YDT?

P1

Race Winner
Contributor
FIA should not disadvantage mercedes vs red bull. Without Mercedes, this championship would be decided and we might as well stop watching. I think they are idiots to exclude Mercedes. They should have leveraged the opposite stance and said that Mercedes will now be allowed to join the test because they are a team which suffered tyre failure at Silverstone.
 

The Pits

Harumph. Again.
Valued Member
I think if the decision had changed, the obverse would be happening, and we would be seeing a call for a new tribunal to establish punishment, as the decision was rendered invalid due to the change in circumstances.

Personally, I think the current position is the best outcome, otherwise, this whole sorry saga would be dragged out even further.
 

The Pits

Harumph. Again.
Valued Member
Fair point, however, open to scrutiny. After all, the test is still denoted as the young driver test, albeit under a changed scope. It also would seem that the conditions of the test are constantly changing, and the proposed changes will likely not be fully implemented.

Who knows what they lawyers at Mercedes are looking through at the moment.
 

P1

Race Winner
Contributor
I think Mercedes is unfairly punished here. At the end of the day Mercedes has not had the opportunity to test new aero parts, nor do they have any usable tire test data - i.e. access to performance data which is correlatable to an actual production race tire to be used in 2H13.

The tribunal made a hugely anti-Mercedes decision which has been further compounded. They should appeal it in the interests of fair competition.
 

The Pits

Harumph. Again.
Valued Member
The other teams are not going to have the opportunity to test new parts either, I am not certain about tyre data, I do not know how far from the same conditions the test will actually be.

And I am not sure how much we can actually verify regarding the Mercedes test, as there were no observers there.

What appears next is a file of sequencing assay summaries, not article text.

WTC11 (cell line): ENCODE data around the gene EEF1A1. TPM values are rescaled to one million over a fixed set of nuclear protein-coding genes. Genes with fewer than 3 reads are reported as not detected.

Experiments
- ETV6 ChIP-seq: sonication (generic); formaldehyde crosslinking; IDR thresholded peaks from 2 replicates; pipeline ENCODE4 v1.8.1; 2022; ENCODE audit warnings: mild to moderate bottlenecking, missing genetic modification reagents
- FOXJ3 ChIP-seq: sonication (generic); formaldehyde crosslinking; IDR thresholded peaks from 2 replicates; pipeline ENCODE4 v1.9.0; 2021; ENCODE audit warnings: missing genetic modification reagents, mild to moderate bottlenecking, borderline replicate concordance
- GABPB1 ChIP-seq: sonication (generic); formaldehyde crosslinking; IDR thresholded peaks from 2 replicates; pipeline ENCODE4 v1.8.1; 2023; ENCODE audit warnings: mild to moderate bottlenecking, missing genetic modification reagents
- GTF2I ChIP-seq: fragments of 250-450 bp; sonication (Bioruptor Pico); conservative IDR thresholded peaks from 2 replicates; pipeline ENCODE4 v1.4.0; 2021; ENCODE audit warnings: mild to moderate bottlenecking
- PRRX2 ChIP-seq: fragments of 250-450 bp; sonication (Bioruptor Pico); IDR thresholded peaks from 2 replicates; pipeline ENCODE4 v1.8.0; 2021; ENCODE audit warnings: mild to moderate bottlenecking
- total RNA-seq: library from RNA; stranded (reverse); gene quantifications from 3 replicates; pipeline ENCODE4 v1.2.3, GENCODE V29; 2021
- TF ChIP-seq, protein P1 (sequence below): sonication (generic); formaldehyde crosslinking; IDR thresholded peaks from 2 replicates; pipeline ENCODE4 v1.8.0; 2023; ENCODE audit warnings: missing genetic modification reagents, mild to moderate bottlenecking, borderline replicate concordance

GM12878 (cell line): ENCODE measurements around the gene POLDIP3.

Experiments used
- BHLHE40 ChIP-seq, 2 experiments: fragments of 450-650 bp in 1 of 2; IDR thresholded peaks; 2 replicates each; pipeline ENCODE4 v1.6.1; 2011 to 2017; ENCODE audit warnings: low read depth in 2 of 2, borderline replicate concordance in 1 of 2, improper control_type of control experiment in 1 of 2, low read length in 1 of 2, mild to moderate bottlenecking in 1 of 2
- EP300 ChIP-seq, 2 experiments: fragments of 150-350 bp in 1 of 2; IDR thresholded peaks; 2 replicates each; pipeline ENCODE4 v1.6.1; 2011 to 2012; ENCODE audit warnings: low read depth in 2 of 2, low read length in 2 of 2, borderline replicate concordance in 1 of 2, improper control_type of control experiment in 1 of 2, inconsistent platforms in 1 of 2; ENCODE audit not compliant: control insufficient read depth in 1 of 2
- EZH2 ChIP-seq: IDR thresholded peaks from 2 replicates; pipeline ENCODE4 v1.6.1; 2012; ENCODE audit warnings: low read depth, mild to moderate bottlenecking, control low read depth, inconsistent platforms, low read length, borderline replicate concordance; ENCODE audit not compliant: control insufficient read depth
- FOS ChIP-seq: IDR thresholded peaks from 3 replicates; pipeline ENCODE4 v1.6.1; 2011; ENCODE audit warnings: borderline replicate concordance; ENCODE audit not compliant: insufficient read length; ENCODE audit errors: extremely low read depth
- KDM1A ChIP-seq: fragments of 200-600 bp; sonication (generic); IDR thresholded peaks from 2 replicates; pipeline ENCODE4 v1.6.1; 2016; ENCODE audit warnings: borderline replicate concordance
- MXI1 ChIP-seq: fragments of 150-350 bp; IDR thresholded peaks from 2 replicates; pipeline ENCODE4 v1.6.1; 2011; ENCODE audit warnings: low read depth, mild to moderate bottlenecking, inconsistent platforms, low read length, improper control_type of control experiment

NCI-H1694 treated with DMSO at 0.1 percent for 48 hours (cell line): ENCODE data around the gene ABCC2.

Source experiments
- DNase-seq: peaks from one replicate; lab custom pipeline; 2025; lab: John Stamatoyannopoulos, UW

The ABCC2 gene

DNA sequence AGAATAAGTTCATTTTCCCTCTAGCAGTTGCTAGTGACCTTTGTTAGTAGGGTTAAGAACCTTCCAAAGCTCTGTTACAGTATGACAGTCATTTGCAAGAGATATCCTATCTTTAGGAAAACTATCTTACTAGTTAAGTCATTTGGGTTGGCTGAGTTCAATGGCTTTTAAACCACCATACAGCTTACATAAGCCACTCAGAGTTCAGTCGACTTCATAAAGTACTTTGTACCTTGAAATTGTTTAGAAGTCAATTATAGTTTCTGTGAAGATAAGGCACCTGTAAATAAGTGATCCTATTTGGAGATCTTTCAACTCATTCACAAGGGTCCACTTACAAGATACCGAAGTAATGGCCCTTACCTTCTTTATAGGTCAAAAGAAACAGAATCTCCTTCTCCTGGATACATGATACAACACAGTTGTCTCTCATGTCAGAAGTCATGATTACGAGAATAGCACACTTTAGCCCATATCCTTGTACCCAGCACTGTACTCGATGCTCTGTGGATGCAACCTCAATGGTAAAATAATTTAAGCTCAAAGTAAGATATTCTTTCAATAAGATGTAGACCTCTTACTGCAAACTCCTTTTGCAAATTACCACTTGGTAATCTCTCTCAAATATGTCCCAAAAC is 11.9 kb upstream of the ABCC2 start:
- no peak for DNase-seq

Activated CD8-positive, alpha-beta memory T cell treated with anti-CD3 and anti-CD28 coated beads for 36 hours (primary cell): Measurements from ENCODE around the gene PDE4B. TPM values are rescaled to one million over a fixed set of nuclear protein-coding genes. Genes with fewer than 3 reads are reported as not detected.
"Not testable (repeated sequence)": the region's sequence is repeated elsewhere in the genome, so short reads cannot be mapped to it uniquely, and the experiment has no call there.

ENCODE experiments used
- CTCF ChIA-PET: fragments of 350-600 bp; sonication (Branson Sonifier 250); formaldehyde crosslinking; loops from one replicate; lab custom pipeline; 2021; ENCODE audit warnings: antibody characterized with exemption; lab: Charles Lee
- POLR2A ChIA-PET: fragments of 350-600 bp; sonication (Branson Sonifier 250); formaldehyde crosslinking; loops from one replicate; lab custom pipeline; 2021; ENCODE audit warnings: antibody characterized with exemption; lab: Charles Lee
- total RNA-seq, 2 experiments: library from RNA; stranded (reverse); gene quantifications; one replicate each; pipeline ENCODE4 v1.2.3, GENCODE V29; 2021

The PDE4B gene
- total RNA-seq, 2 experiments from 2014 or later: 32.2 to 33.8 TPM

Mephistopheles

Banned
Contributor
Since the test Mercedes have scored 3 pole positions and a 1st, 2nd and 1st in the races quite damming evidence that they gained enormously from the illegal test.

This test combined with the YDT is simply to give the other teams the same opportunity.....

If people don't see this as being fair then that is their problem not the FIA's.
 

Blog Zbod

Podium Finisher
Since the test Mercedes have scored 3 pole positions and a 1st, 2nd and 1st in the races quite damming evidence that they gained enormously from the illegal test.

This test combined with the YDT is simply to give the other teams the same opportunity.....

If people don't see this as being fair then that is their problem not the FIA's.
Mercedes knew it was dodgy business, else they wouldn't have inquired to the FIA about it.

Lauda knew they were guilty as sin and feared the wrath of G-d was about to descend upon on them, else he wouldn't have struck up the secret ca$h penance deal with Bernie (which Brawn and Wolff rejected).

Had Mercedes not been an engine supplier, and had the Mercedes shareholder's committee not already served notice they would withdraw the team (and their engines) from the sport if the team were punished, the punishment would have been far more severe. And more fitting of the offence. Probably at least exclusion from the WDC or a fine of €1 million or both.
 

P1

Race Winner
Contributor
Since the test Mercedes have scored 3 pole positions and a 1st, 2nd and 1st in the races quite damming evidence that they gained enormously from the illegal test.